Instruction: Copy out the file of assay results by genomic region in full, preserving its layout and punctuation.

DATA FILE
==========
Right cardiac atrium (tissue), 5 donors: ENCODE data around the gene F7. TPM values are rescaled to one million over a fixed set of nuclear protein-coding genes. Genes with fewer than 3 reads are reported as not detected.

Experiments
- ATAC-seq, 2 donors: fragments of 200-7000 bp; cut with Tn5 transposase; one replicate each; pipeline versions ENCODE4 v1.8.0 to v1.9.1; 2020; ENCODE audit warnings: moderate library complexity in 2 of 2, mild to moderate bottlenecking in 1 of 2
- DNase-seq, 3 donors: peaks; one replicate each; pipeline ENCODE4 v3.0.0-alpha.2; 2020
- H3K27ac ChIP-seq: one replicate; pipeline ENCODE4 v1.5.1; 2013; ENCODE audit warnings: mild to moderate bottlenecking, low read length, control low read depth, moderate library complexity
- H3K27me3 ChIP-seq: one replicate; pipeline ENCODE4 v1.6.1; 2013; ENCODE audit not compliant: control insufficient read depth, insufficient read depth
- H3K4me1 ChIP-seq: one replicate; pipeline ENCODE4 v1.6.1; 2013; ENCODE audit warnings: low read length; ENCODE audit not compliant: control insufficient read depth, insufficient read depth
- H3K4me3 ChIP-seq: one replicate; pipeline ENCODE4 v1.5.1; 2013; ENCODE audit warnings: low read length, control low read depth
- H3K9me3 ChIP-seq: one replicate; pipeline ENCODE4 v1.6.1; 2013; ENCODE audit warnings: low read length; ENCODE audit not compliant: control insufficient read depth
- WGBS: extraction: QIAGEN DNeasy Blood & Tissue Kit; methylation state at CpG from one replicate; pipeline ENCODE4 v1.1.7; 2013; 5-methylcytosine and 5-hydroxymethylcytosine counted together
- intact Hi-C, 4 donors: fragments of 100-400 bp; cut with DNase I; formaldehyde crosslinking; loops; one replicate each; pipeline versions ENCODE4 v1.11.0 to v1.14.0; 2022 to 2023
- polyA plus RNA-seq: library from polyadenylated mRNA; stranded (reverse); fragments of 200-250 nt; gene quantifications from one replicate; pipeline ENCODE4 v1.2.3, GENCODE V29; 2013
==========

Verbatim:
Right cardiac atrium (tissue), 5 donors: ENCODE data around the gene F7. TPM values are rescaled to one million over a fixed set of nuclear protein-coding genes. Genes with fewer than 3 reads are reported as not detected.

Experiments
- ATAC-seq, 2 donors: fragments of 200-7000 bp; cut with Tn5 transposase; one replicate each; pipeline versions ENCODE4 v1.8.0 to v1.9.1; 2020; ENCODE audit warnings: moderate library complexity in 2 of 2, mild to moderate bottlenecking in 1 of 2
- DNase-seq, 3 donors: peaks; one replicate each; pipeline ENCODE4 v3.0.0-alpha.2; 2020
- H3K27ac ChIP-seq: one replicate; pipeline ENCODE4 v1.5.1; 2013; ENCODE audit warnings: mild to moderate bottlenecking, low read length, control low read depth, moderate library complexity
- H3K27me3 ChIP-seq: one replicate; pipeline ENCODE4 v1.6.1; 2013; ENCODE audit not compliant: control insufficient read depth, insufficient read depth
- H3K4me1 ChIP-seq: one replicate; pipeline ENCODE4 v1.6.1; 2013; ENCODE audit warnings: low read length; ENCODE audit not compliant: control insufficient read depth, insufficient read depth
- H3K4me3 ChIP-seq: one replicate; pipeline ENCODE4 v1.5.1; 2013; ENCODE audit warnings: low read length, control low read depth
- H3K9me3 ChIP-seq: one replicate; pipeline ENCODE4 v1.6.1; 2013; ENCODE audit warnings: low read length; ENCODE audit not compliant: control insufficient read depth
- WGBS: extraction: QIAGEN DNeasy Blood & Tissue Kit; methylation state at CpG from one replicate; pipeline ENCODE4 v1.1.7; 2013; 5-methylcytosine and 5-hydroxymethylcytosine counted together
- intact Hi-C, 4 donors: fragments of 100-400 bp; cut with DNase I; formaldehyde crosslinking; loops; one replicate each; pipeline versions ENCODE4 v1.11.0 to v1.14.0; 2022 to 2023
- polyA plus RNA-seq: library from polyadenylated mRNA; stranded (reverse); fragments of 200-250 nt; gene quantifications from one replicate; pipeline ENCODE4 v1.2.3, GENCODE V29; 2013